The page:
Wednesday, State Rep. Emilia Sykes (D-Akron) and Ohio House Democratic Caucus members stood in opposition to the state’s two-year budget proposal, House Bill 64. Democratic legislators said the bill failed to lay out a real plan for the future of the state and instead advanced partisan attacks on working Ohioans and policies that rig the tax system to help the richest one-percent and special interests.
Democrats offered several alternative proposals* that would have put more money in the pockets of middle class Ohioans, stopped attacks on working Ohioans, ensured equal pay for women, reduced the state’s sales tax and maintained access to healthcare for pregnant working mothers and women needing cancer treatment. The Democratic proposals were shot down along party lines.
“I am very disappointed that the Ohio House has decided against working families by passing this budget,” said Rep. Sykes. “I'm especially disappointed that an amendment I offered that would reduce Ohio's abysmal infant mortality rate was tabled. People say, ‘Show me your budget and I'll show you your priorities.’ The Ohio House showed us that working families, pregnant women, babies and an educated work force are not our priorities."
State Reps. Greta Johnson (D-Akron) and Emilia Sykes (D-Akron) today applauded the Governor’s veto of a student voter suppression provision in House Bill 53, the state transportation budget.
The Ohio Senate today reinstated a controversial restriction in the state transportation budget that would prohibit communities from requiring that public construction projects completed with state or federal money employ a minimum amount of local Ohioans.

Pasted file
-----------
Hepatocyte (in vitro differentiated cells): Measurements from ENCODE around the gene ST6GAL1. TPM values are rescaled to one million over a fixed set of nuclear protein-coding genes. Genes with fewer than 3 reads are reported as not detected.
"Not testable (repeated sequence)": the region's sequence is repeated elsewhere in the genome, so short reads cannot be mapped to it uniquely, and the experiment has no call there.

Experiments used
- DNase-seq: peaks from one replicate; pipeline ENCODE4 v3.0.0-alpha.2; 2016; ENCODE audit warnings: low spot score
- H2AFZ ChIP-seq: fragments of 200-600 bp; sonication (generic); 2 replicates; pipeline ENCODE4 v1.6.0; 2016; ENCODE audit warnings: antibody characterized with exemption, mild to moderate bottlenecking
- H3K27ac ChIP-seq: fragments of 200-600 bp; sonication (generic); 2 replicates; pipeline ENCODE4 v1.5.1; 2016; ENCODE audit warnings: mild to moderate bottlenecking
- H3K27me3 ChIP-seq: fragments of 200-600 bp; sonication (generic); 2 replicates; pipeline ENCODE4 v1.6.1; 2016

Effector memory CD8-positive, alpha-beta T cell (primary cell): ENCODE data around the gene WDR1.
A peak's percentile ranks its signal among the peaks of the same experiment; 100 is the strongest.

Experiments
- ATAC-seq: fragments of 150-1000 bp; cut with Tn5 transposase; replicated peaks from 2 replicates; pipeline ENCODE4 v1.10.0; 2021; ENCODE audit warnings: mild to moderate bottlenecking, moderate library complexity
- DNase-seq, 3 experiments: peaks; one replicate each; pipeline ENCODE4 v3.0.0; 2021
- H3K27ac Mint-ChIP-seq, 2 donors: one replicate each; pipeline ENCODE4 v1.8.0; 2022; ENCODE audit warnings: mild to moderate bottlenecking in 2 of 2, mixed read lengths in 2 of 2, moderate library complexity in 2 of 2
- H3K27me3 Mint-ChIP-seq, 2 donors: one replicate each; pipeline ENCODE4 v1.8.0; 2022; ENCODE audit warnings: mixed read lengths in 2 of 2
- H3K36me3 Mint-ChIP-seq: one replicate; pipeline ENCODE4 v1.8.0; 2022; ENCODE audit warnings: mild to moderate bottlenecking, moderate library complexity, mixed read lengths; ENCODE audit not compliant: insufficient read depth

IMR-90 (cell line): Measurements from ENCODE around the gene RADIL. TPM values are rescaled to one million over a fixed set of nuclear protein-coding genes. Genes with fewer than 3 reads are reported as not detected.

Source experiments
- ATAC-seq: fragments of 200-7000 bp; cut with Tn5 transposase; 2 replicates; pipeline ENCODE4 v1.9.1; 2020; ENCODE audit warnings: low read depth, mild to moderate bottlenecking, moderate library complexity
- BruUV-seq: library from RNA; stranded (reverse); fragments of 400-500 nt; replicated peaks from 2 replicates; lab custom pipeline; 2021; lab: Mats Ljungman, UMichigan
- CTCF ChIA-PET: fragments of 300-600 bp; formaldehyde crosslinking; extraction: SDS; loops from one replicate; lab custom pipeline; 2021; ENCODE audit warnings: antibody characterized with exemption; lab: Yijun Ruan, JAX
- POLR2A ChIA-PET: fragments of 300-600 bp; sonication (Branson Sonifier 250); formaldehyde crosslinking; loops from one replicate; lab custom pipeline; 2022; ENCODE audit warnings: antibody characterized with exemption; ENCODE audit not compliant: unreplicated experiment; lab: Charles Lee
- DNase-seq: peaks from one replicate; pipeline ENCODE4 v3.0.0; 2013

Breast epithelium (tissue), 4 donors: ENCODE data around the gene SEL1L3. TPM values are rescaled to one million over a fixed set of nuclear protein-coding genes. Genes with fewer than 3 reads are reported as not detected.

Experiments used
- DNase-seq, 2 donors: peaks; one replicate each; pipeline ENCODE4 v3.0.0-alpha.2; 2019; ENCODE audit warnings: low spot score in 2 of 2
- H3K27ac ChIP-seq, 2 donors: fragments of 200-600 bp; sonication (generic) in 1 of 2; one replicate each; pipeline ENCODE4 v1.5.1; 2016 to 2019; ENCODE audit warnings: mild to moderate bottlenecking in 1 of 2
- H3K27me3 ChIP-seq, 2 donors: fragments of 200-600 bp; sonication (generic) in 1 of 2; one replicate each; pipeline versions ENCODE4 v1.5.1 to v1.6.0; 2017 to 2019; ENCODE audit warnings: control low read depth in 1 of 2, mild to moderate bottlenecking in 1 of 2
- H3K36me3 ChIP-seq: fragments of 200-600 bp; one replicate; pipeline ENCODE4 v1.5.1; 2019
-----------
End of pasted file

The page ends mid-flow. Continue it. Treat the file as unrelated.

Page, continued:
The controversial prohibition returns to House Bill 53 after a House panel nixed the restriction that brought sharp criticism from Akron City officials, State Rep. Emilia Sykes (D-Akron) and other Democratic lawmakers. Sykes successfully drafted an amendment that removed the controversial language.
“This restriction could have a dangerous and untold reach into our urban communities which will disproportionately impact African Americans who remain unemployed at a rate three times higher than the state average,” said Rep. Sykes. “This could hurt local communities and jeopardize Ohio jobs, and we haven’t seen any information that says otherwise.”
Ohio House of Representatives hearings on the state’s budget proposal continued this week in Columbus as state agency heads offered testimony to members of the budget panel. State Rep. Emilia Sykes (D-Akron) offered insight into the potential effects of eliminating a residency quota for contractors to fulfill while working on local construction projects.
Tuesday State Reps. Emilia Sykes (D-Akron) and Greta Johnson (D-Akron), with House Democratic lawmakers and healthcare advocates, discussed policies in the state budget that would limit pregnancy care, family planning and breast and cervical cancer treatment for lower income Ohioans. The changes in healthcare coverage are being proposed as Ohio ranks second highest in the nation for infant mortality.